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Brain Damage Reversal on Treatment in Maple Syrup Urine Disease: A Case Report 09/10/2017 00:00:00 https://www.pediatriconcall.com/Journal/images/journal_cover.jpg
   
 
Brain Damage Reversal on Treatment in Maple Syrup Urine Disease: A Case Report
Shambhavi*, Sadasivan Sitaraman*, Anita Chaudhary*, Supriya Kushwaha**
*Department of Pediatrics, Jay Kay Lon Hospital, S.M.S. Medical College, Jaipur, Rajasthan, India and **Department of Pediatrics, Yenepoya Medical College, Mangalore, Karnataka, India
Address for Correspondence
Dr Shambhavi, Department of Pediatrics, Jay Kay Lon Hospital, SMS Medical College, Jaipiur, Rajasthan, India.
 
Email
21me.shambhavi@gmail.com
 
Abstract
Maple syrup urine disease (MSUD) is a rare disorder of amino acid metabolism, transmitted in autosomal recessive manner. It usually presents as neonatal encephalopathy. A 40 day old infant presented to us with complaints of excessive cry and refusal to feed. After ruling out common causes of encephalopathy, MRI with DWI was done which showed classical changes of MSUD. Tandem mass spectrometry showed markedly increased levels of valine (364.5 mmol/L) and leucine (1475.8mmol/L) in blood. Urinary metabolic profile revealed increased levels of their keto-acids, suggestive of MSUD. Infant was started on modified formula feed containing reduced amounts of branched chain amino acids and thiamine supplements. Infant was followed up after 3 weeks, 8 weeks and 12 weeks. Remarkable clinical improvement was present. Repeat MRI after 8 weeks of treatment showed marked improvement.
 
Keywords
inborn error of metabolism, maple syrup urine disease, encephalopathy
 
Introduction
Maple syrup urine disease (MSUD) is an amino acid disorder transmitted in autosomal recessive manner with an incidence of 1 in 1,80,0000 infants. (1) MSUD is caused by deficiency of branched chain alpha-ketoacid dehydrogenase complex. This leads to accumulation of leucine, isoleucine and valine in blood, causing the symptoms. (2) Treatment in the acute phase includes parenteral nutrition alone or along with enteral nutrition containing BCAA free proteins. (3) We present a 40 days old infant with encephalopathy, who was initially suspected to have severe sepsis leading to hypoxic ischemic encephalopathy, but later turned out to be due to MSUD and showed remarkable improvement both clinically and radiologically on treatment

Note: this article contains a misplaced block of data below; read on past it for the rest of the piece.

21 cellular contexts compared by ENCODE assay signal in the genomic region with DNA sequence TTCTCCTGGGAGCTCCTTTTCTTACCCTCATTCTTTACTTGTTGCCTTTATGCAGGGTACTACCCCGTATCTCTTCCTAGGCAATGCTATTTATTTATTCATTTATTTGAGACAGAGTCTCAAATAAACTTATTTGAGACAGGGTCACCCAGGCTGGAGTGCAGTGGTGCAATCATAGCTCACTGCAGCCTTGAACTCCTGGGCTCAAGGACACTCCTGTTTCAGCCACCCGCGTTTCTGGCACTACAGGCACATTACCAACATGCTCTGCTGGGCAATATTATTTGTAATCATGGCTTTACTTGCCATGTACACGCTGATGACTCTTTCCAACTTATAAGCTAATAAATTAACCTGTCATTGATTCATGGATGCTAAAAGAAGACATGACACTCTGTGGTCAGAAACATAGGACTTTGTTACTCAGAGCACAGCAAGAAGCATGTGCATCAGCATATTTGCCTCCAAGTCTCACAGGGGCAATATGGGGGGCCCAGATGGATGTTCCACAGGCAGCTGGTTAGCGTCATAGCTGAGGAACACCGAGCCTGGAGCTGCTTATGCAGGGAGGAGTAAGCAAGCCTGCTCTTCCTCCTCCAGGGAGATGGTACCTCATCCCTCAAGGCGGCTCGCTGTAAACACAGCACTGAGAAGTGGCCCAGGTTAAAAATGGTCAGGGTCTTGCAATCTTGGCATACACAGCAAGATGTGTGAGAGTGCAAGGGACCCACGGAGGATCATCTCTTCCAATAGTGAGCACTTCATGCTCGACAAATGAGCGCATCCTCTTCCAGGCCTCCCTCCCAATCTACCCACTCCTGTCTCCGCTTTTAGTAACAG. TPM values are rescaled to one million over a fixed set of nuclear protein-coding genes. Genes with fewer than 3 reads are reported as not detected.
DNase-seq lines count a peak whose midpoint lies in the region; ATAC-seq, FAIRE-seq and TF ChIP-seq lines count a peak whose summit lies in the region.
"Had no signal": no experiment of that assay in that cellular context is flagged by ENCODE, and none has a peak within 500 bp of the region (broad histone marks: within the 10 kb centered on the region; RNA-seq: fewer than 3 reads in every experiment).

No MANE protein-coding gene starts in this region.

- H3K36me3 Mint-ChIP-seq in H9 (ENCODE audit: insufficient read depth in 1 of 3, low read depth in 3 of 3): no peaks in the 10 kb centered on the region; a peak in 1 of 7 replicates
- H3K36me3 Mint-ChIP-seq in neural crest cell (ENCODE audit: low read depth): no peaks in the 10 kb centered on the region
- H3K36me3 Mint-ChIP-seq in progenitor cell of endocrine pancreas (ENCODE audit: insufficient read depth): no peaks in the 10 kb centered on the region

Case Report
A male child presented to us on day 40 of life with excessive cry and refusal to feed for last three days. The infant was born at full term by normal vaginal delivery to a mother with non-consanguineous marriage. Birth weight was 3.5kg. Baby cried immediately after birth and remained asymptomatic till day 7 of life following which he had refusal of feeds, excessive cry, tachypnea, seizures and bulging fontanelle for which he was hospitalised and diagnosed to have late onset sepsis with meningitis. Routine investigations done in that hospital stay were unremarkable except for increased CRP (1.5mg/dl) and homogenous opacity in right lung field involving upper lobe on Chest X-ray. Cerebrospinal fluid (CSF) report (5 cells/cumm, 100% lymphocytes, 30mg/dl protein) was normal and blood cultures were sterile. He was started on parenteral nutrition, IV antibiotics (Ampicillin, Gentamicin for 5 days followed by Vancomycin, Meropenem for 14 days) as well as received oxygen for respiratory distress. After a long hospital stay of 24 days, baby became asymptomatic and was discharged. There was history of seizure and unexplained death of a previous sibling at 3 years of age. During the current admission with us, the infant had multiple episodes of seizures during initial few days of hospital stay. Hypoglycemia (blood sugar 21 mg %) was documented at admission and again on day 44 of life. Seizures did not correspond to hypoglycemia. Sepsis screen was negative, blood culture was sterile, serum ammonia (34mmol/L), lactate (1.2mmol/L) were normal; urinary reducing sugar was negative. Arterial blood gas analysis (ABGA) showed mild metabolic acidosis (pH 7.34; HCO3- 19meq/L). MRI Brain was done on day 45 of life in which T2 weighted images showed hyperintensities in white matter of deep cerebral cortex (cortico-spinal tract), cerebellum, internal capsule, thalamus, cerebral peduncle and dorsal pons. Diffusion-weighted imaging (DWI) showed characteristic pattern of bilateral symmetrical restricted diffusion within the myelinated areas in the internal capsule, centrum semiovale, corona radiata, corticospinal tract, thalami, posterior aspect of the mid brain, pons, middle cerebellar peduncle, medulla, and cerebellar white matter, attributed to intramyelinic edema suggestive of a metabolic disorder (Figure 1). Tandem mass spectrometry showed markedly increased levels of valine (364.5 mmol/L) and leucine (1475.8mmol/L) in blood. Urinary metabolic profile revealed increased levels of their keto-acids, suggestive of MSUD. Enzymatic assay and genetic analysis were not possible due to financial issues. The infant was started on formula feeds containing restricted amounts of branched chain amino acids and thiamine. Gradually he became seizure free, oral intake and activity improved. Follow up after three weeks and eight weeks of treatment initiation revealed weight gain and improved activity which was reconfirmed after 12 weeks. Repeat MRI with DWI after 8 weeks of treatment showed remarkable improvement with altered signal intensities only in periventricular white matter (Figure2).